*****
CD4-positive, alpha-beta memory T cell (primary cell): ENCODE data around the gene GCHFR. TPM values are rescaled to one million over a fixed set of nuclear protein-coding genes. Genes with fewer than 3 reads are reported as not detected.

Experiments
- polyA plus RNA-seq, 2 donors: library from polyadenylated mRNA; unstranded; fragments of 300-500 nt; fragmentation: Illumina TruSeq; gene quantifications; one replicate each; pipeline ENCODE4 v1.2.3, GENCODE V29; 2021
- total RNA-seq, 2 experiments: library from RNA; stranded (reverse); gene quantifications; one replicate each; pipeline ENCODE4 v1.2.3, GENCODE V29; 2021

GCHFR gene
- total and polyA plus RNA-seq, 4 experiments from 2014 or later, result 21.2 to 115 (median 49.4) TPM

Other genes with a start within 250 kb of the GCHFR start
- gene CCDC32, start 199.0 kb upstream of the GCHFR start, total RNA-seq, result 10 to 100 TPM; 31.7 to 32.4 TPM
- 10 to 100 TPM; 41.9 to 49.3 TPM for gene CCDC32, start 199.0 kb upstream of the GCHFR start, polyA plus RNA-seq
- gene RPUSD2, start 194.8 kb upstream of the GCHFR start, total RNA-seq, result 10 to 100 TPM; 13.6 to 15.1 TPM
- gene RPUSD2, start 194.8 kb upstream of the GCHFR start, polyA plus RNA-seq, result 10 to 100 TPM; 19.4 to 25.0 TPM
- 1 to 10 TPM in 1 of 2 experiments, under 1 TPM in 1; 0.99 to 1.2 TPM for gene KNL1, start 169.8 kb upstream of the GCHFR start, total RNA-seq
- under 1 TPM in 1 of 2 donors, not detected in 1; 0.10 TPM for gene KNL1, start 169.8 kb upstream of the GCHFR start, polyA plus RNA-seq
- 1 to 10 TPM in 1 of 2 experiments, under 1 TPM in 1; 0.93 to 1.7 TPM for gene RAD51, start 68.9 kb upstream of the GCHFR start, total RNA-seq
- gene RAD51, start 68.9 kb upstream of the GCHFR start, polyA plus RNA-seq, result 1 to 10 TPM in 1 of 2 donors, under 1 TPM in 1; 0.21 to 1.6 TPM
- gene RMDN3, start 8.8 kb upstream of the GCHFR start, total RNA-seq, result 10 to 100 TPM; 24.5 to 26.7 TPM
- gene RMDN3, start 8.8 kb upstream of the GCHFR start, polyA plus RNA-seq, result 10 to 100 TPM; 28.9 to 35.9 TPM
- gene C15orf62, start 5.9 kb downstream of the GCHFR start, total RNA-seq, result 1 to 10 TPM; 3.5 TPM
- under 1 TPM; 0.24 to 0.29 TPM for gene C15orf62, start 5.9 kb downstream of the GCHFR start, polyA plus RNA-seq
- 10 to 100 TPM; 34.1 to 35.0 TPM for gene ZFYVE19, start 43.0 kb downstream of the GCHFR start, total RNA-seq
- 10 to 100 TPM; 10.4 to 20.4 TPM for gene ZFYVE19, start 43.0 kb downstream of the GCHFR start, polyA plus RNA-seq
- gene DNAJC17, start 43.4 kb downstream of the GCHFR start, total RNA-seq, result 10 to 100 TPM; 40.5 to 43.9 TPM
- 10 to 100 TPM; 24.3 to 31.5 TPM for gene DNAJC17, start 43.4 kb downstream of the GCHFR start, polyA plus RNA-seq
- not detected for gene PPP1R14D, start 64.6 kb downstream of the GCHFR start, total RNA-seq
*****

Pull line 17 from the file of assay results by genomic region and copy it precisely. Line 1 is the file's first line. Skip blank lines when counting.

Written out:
- gene RMDN3, start 8.8 kb upstream of the GCHFR start, polyA plus RNA-seq, result 10 to 100 TPM; 28.9 to 35.9 TPM